Conspiracy theories, epistemic self-identity, and epistemic territory

Synthese 203 (4):1-28 (2024)
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This paper seeks to carve out a distinctive category of conspiracy theorist, and to explore the process of becoming a conspiracy theorist of this sort. Those on whom I focus claim their beliefs trace back to simply trusting their senses and experiences in a commonsensical way, citing what they take to be authoritative firsthand evidence or observations. Certain flat Earthers, anti-vaxxers, and UFO conspiracy theorists, for example, describe their beliefs and evidence this way. I first distinguish these conspiracy theorists by contrasting them with another group that has recently received a lot of attention from the media, philosophers, and academics more broadly. I then dig more deeply into the nature of these conspiracy theorists’ epistemic self-understanding, in order to give an account of the process by which one becomes such a conspiracy theorist. I conclude with some takeaways and implications: first, I explore the implications of my account for whether these conspiracy theorists’ beliefs are rational; then, I argue that my account has practical takeaways about counteracting beliefs in misinformation, since strategies appropriate to this kind of conspiracy theorist may not be the same ones that are appropriate for other kinds.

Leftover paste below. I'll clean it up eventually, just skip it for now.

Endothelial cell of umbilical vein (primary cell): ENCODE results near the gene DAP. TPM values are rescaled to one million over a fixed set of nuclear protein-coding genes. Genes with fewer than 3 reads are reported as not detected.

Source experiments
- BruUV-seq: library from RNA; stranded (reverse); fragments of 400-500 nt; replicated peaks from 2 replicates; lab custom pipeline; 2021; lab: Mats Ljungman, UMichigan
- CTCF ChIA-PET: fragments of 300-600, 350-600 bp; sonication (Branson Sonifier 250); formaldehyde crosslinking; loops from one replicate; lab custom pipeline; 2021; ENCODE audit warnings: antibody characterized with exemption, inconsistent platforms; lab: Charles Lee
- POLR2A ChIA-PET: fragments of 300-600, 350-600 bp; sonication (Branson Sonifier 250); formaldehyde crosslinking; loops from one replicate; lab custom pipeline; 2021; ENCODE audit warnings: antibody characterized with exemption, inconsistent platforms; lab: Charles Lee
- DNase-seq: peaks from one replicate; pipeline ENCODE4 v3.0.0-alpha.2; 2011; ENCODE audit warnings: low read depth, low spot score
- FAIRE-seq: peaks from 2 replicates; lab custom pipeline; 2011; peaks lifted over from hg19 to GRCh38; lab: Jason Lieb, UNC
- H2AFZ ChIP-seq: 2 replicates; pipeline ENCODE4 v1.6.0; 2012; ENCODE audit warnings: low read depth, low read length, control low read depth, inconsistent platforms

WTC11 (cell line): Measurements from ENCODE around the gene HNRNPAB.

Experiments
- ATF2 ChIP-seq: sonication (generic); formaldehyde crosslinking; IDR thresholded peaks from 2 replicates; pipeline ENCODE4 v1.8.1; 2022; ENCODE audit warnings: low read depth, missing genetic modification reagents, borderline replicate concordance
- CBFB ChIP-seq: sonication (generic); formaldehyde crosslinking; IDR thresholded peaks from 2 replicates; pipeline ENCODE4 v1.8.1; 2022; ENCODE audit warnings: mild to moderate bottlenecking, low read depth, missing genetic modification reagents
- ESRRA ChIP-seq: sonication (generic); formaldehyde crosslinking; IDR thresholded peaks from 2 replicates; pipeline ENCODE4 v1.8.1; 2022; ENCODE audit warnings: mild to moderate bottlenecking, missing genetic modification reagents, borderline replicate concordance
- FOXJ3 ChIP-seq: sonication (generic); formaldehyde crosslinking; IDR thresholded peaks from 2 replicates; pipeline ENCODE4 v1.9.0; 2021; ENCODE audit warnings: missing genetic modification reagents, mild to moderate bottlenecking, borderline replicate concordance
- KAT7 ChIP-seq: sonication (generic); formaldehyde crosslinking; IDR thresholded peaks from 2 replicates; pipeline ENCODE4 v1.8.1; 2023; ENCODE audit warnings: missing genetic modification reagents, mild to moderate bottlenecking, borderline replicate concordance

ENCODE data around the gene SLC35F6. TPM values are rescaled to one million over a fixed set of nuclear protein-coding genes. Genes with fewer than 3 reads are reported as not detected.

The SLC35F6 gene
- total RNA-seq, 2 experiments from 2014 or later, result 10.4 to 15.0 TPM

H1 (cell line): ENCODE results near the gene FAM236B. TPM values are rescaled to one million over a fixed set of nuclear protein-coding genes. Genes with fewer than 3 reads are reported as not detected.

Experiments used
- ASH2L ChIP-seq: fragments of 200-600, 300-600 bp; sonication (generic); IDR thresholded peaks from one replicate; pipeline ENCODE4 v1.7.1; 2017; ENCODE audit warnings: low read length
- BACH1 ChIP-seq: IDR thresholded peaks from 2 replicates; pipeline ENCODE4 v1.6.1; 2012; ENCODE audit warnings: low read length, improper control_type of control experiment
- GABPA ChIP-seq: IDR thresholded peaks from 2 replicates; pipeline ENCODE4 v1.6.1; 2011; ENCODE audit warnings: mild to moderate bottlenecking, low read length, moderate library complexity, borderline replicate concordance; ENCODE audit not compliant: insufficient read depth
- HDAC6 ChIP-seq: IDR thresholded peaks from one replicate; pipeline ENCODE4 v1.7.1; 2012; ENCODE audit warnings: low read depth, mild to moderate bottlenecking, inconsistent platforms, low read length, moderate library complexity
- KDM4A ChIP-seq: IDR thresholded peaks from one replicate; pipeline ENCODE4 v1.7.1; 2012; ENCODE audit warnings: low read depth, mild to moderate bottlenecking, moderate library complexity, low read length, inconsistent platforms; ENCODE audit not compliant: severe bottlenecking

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Daniel Munro
York University


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